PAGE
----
“We are aiming at autofocus applications, customer feedback has been excellent so far and we’ll be ramping up production from mid-2015 onwards with three products of different optical apertures to cover all the smartphone needs, from HD resolution to over 20Mpixels” told us Bolis at SEMICON Europa.
Wavelens is also developing optical zoom solutions but ultimately, it wants to offer optical stabilization and autofocus all in one MEMS component.
“With three micromotors, today’s optical stabilizers are overly complicated and bulky, and none of the existing solutions would be cost-competitive with our MEMS approach” said Bolis.
“With careful actuator design, we hope to be able to control the lens’ 3D shape so as to tilt the optical axis and perform image stabilization as well as autofocus, using a non-linear lens curvature” Bolis added, saying that if all goes according to plans, such a solution could well be ready by 2016.
Irlynx – www.irlynx.com – hopes to undercut the presence detection market with a very low cost uncooled infrared sensor, built from pyro-electric PolyVinylidene Fluoride (PVDF) as the underlying sensing technology and a cheap polyethylene high-density optic.
Founded in 2013 by Sébastien Fabre, the company has developed several detector arrays ranging from 16×16 pixels to more than 128×128 pixels with a thermal resolution under 1ºC and a customizable working distance (via the optics) to range from 1m to more than 15 meters.
The horizontal field of view can also be tuned through the choice of the optics, from 30° to more than 120°. Tied to an MCU, the full sensing unit offers various industrial interfaces such as UART, I2C, or SPI, the total solution fitting in less than 1cm3.
“Basically, it is PVDF spin-coated on top of an array of electrodes combined with reading circuitry”, told us Fabre, Irlynx’ CEO, “so it is completely compatible with CMOS manufacturing processes”.
The company also provides a bunch of advanced image processing algorithms to interpret the sensor’s data as presence detection, with the capability to count subjects, track their displacement, set up alarms based on posture or geo-fencing perimeters.
“Our solution is several orders of magnitude cheaper than current infrared monitoring systems, and unlike camera-based solutions, we only distinguish anonymous subjects as rough shapes, hence we preserve people’s privacy”, commented Fabre.
The company had fake samples in hand, looking for the right investors to come up with the finalized goods.
A serial entrepreneur and experienced company CEO, Tristan Rousselle was presenting his new startup Aryballe Technologies, showing a poster for a handheld electronic nose capable of identifying thousands of different smells (see French startup to consumerize the sense of smell).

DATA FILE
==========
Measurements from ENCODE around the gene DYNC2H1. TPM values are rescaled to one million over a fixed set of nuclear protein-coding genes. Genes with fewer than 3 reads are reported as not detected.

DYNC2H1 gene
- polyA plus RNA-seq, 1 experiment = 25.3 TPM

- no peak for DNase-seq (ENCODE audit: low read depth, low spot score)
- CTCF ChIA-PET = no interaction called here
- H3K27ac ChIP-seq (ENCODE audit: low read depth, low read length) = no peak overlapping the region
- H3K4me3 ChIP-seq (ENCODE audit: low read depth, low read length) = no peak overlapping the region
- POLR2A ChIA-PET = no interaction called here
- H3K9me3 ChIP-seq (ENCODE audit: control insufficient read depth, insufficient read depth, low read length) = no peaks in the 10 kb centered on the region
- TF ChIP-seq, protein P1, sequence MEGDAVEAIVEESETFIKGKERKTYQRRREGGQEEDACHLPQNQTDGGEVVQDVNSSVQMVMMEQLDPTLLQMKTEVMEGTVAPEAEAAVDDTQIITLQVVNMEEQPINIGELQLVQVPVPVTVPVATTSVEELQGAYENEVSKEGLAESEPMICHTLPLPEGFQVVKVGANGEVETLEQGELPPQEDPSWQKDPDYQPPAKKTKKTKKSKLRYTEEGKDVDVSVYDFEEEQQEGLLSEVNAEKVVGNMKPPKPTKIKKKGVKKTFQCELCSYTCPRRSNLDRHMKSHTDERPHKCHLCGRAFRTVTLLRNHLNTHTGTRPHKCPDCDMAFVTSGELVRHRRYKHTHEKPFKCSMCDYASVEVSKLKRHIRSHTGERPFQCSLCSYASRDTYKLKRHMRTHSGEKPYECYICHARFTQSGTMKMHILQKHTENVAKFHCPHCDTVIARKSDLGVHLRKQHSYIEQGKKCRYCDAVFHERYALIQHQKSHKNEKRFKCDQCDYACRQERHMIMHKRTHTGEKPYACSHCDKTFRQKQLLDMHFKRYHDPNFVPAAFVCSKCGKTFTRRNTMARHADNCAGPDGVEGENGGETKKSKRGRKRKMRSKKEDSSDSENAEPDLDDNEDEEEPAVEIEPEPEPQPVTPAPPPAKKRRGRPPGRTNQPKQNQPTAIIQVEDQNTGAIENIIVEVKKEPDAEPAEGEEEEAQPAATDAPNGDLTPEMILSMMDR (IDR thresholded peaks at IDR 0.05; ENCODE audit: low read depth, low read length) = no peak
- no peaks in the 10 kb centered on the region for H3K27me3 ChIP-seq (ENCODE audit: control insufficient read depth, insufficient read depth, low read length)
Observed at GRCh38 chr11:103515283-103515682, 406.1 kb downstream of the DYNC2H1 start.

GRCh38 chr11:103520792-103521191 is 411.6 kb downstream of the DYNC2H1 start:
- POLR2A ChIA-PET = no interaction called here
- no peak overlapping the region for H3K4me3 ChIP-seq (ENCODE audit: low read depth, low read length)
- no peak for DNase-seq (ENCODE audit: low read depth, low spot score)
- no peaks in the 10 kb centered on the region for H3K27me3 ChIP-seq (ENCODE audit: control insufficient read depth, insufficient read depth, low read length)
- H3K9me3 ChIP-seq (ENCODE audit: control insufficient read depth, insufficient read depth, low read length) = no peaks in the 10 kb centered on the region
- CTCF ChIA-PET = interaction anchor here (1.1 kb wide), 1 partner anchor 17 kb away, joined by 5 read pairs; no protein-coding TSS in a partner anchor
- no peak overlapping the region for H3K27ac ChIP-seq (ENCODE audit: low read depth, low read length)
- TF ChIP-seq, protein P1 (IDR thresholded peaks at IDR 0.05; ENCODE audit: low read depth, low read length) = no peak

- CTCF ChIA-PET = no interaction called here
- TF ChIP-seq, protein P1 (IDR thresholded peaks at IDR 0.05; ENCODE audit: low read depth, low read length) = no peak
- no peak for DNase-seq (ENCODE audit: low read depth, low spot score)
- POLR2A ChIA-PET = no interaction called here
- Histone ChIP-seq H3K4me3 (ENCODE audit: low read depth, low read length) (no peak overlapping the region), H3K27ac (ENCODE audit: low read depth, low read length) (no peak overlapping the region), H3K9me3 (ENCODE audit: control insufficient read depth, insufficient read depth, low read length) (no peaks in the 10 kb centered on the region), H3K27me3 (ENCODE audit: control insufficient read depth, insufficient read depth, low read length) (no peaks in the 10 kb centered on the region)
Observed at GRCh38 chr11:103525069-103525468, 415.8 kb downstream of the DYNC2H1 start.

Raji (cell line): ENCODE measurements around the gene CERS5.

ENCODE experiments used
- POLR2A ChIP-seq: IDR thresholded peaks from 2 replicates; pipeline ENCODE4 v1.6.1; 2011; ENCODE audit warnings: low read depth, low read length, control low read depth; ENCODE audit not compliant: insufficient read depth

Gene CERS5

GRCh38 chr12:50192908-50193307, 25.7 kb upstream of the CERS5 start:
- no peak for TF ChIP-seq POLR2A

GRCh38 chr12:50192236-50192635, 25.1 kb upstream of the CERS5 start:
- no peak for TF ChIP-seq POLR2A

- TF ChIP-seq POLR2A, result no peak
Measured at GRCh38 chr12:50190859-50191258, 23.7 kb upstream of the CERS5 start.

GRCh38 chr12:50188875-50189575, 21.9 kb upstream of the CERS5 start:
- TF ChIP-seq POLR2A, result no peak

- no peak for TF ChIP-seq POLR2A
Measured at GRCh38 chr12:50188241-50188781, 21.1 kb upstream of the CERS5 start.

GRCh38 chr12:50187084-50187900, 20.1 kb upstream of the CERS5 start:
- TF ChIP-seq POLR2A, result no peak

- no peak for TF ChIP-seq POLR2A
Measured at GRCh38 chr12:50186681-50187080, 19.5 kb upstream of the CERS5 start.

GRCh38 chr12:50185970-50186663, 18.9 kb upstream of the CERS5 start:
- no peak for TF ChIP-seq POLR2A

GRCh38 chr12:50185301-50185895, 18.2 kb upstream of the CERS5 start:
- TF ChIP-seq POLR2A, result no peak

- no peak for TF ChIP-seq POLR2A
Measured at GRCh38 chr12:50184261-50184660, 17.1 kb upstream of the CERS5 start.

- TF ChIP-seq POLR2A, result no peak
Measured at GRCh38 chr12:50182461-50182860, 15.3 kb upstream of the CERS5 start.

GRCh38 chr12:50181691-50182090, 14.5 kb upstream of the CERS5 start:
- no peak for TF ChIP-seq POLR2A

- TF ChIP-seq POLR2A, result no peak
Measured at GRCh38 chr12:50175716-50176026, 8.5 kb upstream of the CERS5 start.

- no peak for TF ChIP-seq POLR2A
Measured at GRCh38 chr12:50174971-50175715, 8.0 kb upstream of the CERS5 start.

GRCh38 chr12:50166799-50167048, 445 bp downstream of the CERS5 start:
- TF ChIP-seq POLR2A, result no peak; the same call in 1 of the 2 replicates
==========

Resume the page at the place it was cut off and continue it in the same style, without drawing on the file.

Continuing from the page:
Although the company only has a bulky working prototype in the lab (developed at CEA-Leti), Rousselle is confident he’ll be able to shrink it and bring this e-nose to the consumer market, tentatively by 2016 (the company was founded in July 2013).
In the meantime, Aryballe Technologies hopes consumers will have fun identifying and mapping odours all over the world with the free OdoraMap app only launched last week. Later, the app will be fully integrated to the e-nose, helping the company build its database of unique recognizable scents.
A producer of cellulose-laden Li-ion battery cell separation membranes, SepCell has patented a new type of separators consisting of PolyOxyEthylene reinforced with up to 10% of crystalline cellulose nanofibers, which the company claims make the separator much stronger and more puncture resistant than expensive alternatives.
The company which has yet to be officially launched early 2015, is already working with a battery manufacturer to produce pre-series.
“A typical failure mode of Li-ion batteries is due to the formation of lithium dentrites that grow from the anode until they reach the membrane and puncture it”, explained Yannick Molméret, Co-Founder of SepCell.
“By adding cellulose fibres to the membrane, we make it about 40 times more puncture resistant than standard reinforced membranes, yet it remains lightweight and thin”, Molméret added.
On top of its 150 MPa mechanical resistance, at 60°C the membrane’s conductivity is 2.10-4 S.cm-1, better than standard solutions, hence requiring less heating to remain functional in a car battery.
In the lab, the aqueous manufacturing process yields membranes about 20µm thin, but with further development, the company hopes to reach a thickness below 10µm for commercialization by 2016. Rather than produce the membrane itself, in the future the company may well be licensing its technology to battery manufacturers.